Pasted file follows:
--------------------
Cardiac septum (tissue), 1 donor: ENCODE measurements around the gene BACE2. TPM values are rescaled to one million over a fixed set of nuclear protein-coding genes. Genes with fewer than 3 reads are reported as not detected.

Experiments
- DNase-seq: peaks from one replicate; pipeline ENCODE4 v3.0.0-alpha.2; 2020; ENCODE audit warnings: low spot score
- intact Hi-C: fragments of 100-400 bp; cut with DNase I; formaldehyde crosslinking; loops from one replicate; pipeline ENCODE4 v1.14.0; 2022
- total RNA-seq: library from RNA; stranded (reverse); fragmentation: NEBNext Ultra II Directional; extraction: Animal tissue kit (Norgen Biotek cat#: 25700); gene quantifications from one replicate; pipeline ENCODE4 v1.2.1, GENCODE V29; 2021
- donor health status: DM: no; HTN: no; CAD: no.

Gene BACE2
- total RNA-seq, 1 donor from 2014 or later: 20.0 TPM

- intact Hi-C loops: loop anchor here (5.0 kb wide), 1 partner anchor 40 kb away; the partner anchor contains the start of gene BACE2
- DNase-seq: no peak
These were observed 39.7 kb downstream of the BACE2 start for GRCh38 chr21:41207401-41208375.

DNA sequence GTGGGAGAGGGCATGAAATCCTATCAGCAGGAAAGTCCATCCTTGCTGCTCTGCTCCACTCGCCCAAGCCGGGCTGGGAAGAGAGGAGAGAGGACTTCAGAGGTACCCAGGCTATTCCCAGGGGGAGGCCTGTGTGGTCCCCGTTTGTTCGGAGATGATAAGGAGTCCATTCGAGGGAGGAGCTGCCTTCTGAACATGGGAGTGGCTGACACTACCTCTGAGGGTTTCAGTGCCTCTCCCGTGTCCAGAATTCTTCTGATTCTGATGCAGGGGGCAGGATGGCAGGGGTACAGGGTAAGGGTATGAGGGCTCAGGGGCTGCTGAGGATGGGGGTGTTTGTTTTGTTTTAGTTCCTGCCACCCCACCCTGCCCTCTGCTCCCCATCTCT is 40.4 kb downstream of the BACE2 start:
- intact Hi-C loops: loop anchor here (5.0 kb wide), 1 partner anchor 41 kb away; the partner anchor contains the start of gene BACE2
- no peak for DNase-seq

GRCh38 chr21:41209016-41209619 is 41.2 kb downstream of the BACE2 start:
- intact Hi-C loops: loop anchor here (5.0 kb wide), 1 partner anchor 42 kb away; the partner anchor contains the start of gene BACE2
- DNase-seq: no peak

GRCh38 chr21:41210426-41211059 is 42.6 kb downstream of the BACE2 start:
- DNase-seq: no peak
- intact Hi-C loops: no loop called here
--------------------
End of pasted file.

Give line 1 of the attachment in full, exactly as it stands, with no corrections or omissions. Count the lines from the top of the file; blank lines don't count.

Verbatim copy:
Cardiac septum (tissue), 1 donor: ENCODE measurements around the gene BACE2. TPM values are rescaled to one million over a fixed set of nuclear protein-coding genes. Genes with fewer than 3 reads are reported as not detected.